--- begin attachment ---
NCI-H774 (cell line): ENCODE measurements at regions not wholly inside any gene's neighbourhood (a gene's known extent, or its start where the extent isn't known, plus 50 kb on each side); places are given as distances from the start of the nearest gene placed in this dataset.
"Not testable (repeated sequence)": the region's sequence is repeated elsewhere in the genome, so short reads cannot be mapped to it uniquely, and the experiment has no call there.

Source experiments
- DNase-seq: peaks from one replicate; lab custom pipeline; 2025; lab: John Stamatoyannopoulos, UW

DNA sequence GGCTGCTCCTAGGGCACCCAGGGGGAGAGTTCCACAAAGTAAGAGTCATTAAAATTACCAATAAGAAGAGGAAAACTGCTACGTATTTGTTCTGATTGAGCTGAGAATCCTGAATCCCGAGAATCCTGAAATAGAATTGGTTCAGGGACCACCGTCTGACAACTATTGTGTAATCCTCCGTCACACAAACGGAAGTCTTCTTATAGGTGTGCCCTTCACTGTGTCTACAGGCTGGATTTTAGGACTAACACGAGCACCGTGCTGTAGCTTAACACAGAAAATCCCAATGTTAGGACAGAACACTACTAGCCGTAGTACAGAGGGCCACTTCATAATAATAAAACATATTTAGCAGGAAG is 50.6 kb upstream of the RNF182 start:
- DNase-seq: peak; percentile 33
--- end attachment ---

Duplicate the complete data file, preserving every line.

NCI-H774 (cell line): ENCODE measurements at regions not wholly inside any gene's neighbourhood (a gene's known extent, or its start where the extent isn't known, plus 50 kb on each side); places are given as distances from the start of the nearest gene placed in this dataset.
"Not testable (repeated sequence)": the region's sequence is repeated elsewhere in the genome, so short reads cannot be mapped to it uniquely, and the experiment has no call there.

Source experiments
- DNase-seq: peaks from one replicate; lab custom pipeline; 2025; lab: John Stamatoyannopoulos, UW

DNA sequence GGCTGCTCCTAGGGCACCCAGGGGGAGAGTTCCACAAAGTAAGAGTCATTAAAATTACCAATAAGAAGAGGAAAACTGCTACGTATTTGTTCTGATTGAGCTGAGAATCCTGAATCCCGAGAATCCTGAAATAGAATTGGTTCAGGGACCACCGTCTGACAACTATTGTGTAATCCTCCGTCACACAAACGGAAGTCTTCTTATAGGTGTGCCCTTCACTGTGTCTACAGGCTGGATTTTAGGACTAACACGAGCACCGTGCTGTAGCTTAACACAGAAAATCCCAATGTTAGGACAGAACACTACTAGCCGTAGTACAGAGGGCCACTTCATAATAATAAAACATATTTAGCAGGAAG is 50.6 kb upstream of the RNF182 start:
- DNase-seq: peak; percentile 33